Gunmen in Mali take 170 people hostage in capital’s Radisson Blu Hotel
Early Friday, a group of armed men stormed the Radisson Blu Hotel in Bamako, Mali‘s capital, taking 140 guests and 30 employees hostage, according to the hotel chain’s parent company.
The Rezidor Hotel group said there were two gunmen, but Malian army commander Modibo Nama Traore told reporters that 10 gunmen shouting “Allahu Akbar” (God is great) ran in and fired on the hotel guards. The luxury hotel is popular with foreigners, and the U.S. and French embassies told their respective citizens to take shelter if they are in Bamako.
There were no reports of fatalities yet, and the identity of the gunmen is so far unknown. But Islamist militants took control of norther Mali in 2012, driven out only after the French led a military operation in the country. The jihadists have launched isolated attacks since being ousted in 2013. Reuters, The Associated Press via The Week
ASEAN summit in Malaysia
The latest high-profile meeting of Southeast Asia’s primary political and economic organization began Wednesday in Kuala Lumpur amid what Malaysian officials describe as a doubling of security in the wake of the fatal attacks in Paris. The summit is expected to put more emphasis on regional security and countering terrorism.
President Barack Obama arrived Friday in the capital of Malaysia to attend the summit. After landing in the Malaysian capital, Obama held a town hall meeting where he called on young Southeast Asian leaders to reject extremism and embrace tolerance. During a question and answer session, Obama also said he would “definitely” raise the issue of human rights and corruption when he meets later Friday with Malaysian Prime Minister Najib Razak.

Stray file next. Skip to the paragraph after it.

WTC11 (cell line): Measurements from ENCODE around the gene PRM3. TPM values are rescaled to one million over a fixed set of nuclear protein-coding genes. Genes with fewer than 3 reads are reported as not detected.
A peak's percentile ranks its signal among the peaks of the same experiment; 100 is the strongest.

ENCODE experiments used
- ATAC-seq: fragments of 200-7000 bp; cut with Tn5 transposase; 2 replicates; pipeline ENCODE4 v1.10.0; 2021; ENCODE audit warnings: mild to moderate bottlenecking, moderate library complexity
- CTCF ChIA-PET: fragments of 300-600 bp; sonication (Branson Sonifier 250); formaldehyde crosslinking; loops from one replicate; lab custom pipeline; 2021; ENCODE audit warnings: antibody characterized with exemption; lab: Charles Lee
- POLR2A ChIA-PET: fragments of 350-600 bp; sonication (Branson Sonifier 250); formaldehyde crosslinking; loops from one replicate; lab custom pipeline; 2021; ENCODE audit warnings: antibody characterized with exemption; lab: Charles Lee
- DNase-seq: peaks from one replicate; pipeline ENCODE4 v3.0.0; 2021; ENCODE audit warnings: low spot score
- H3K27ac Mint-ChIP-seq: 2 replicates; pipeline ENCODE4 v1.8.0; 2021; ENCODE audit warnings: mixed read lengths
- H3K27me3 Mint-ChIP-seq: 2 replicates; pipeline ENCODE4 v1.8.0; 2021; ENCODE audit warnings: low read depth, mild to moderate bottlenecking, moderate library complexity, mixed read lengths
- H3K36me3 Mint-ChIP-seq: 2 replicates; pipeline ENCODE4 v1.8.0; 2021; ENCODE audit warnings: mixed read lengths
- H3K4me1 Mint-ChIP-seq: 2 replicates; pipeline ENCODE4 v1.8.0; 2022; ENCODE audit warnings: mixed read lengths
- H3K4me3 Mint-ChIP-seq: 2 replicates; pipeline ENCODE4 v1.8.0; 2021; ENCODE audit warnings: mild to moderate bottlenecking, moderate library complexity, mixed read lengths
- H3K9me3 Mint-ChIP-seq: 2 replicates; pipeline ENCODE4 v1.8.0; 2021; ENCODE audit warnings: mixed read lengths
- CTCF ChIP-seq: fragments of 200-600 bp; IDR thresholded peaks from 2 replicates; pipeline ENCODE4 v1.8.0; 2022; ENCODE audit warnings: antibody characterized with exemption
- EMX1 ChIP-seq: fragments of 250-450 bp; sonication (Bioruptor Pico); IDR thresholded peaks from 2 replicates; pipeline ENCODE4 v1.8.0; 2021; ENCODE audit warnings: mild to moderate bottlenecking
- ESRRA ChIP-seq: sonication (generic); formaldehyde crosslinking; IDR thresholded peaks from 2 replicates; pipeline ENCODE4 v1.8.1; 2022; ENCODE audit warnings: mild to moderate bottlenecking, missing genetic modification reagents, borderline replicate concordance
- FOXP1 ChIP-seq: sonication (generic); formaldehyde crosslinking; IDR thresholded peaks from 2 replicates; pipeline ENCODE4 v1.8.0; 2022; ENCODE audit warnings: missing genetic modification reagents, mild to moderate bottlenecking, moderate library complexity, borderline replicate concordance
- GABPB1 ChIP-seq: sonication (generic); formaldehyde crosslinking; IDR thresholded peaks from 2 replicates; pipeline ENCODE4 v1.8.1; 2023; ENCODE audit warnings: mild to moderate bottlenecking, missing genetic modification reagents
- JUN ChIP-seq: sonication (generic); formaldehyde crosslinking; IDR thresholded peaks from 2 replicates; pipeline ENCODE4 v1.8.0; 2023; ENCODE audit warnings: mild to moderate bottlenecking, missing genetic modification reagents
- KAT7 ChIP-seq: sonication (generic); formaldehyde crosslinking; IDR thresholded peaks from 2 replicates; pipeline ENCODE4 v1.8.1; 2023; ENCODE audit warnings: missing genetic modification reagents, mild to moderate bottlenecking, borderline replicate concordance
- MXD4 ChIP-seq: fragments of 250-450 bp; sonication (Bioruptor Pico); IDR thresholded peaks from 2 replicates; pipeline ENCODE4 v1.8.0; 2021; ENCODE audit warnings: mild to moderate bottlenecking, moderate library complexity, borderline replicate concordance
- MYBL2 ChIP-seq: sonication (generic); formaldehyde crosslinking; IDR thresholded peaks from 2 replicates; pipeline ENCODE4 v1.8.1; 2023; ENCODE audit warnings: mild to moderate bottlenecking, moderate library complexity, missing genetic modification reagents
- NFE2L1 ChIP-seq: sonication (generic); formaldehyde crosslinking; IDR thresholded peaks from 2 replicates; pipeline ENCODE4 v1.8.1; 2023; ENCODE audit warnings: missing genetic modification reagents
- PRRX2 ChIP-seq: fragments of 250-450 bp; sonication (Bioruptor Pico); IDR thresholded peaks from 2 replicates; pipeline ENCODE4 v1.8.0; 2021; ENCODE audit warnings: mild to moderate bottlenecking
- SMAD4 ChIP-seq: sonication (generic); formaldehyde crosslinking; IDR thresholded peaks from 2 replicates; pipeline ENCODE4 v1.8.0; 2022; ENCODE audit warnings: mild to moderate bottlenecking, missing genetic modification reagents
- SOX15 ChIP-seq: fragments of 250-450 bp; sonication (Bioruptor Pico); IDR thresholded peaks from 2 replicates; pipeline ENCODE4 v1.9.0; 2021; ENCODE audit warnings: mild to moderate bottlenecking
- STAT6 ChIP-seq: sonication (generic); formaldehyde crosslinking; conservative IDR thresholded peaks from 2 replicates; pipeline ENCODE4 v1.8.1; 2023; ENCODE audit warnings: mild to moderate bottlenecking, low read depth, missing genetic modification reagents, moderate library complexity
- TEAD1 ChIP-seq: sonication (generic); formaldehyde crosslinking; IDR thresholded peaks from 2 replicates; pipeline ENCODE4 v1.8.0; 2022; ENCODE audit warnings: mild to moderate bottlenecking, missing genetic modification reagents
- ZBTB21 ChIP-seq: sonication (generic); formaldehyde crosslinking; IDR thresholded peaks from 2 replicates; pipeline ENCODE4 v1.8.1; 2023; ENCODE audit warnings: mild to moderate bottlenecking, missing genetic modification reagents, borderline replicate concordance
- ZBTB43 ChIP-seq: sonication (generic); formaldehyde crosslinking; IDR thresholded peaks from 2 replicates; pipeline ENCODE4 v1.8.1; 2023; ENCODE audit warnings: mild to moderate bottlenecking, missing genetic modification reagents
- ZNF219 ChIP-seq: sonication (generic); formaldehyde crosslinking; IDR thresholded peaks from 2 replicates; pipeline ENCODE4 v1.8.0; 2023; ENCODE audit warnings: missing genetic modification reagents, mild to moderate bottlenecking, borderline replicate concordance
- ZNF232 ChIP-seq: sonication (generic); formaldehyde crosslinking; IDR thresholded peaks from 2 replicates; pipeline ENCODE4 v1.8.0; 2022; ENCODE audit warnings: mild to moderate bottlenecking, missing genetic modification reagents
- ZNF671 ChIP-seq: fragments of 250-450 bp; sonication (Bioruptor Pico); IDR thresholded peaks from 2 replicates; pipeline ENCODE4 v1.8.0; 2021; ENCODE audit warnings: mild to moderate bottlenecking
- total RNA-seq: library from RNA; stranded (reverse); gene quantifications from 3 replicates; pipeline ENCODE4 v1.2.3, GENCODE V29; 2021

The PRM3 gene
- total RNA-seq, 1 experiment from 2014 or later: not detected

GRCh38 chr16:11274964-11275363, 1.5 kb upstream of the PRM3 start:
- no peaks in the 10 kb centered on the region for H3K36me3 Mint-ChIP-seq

More than 2,000 soldiers are stationed in Kuala Lumpur and another 2,500 are on standby, according to Malaysia’s army, to protect the ASEAN summit meetings following a reported, but unconfirmed, terrorist threat. VOA News
Convicted Israeli spy Jonathan Pollard released from jail after 30 years
Jonathan J. Pollard, the American convicted of spying on behalf of Israel, will walk out of prison on Friday after 30 years, but the Obama administration has no plans to let him leave the country and move to Israel as he has requested. Mr. Pollard, who as a Navy intelligence analyst passed classified documents to Israeli handlers, was due to be released from a federal prison in Butner, N.C., after receiving parole on a life sentence, ending a long imprisonment that has been a constant irritant in relations between the United States and Israel.
Under federal parole rules, Mr. Pollard cannot leave the country without permission for at least five years. But his wife, Esther, lives in Israel and he has asked to be reunited with her there. Prime Minister Benjamin Netanyahu of Israel personally raised the request in a meeting with President Obama earlier this month, but the president was unmoved, according to American officials and the Israeli news media.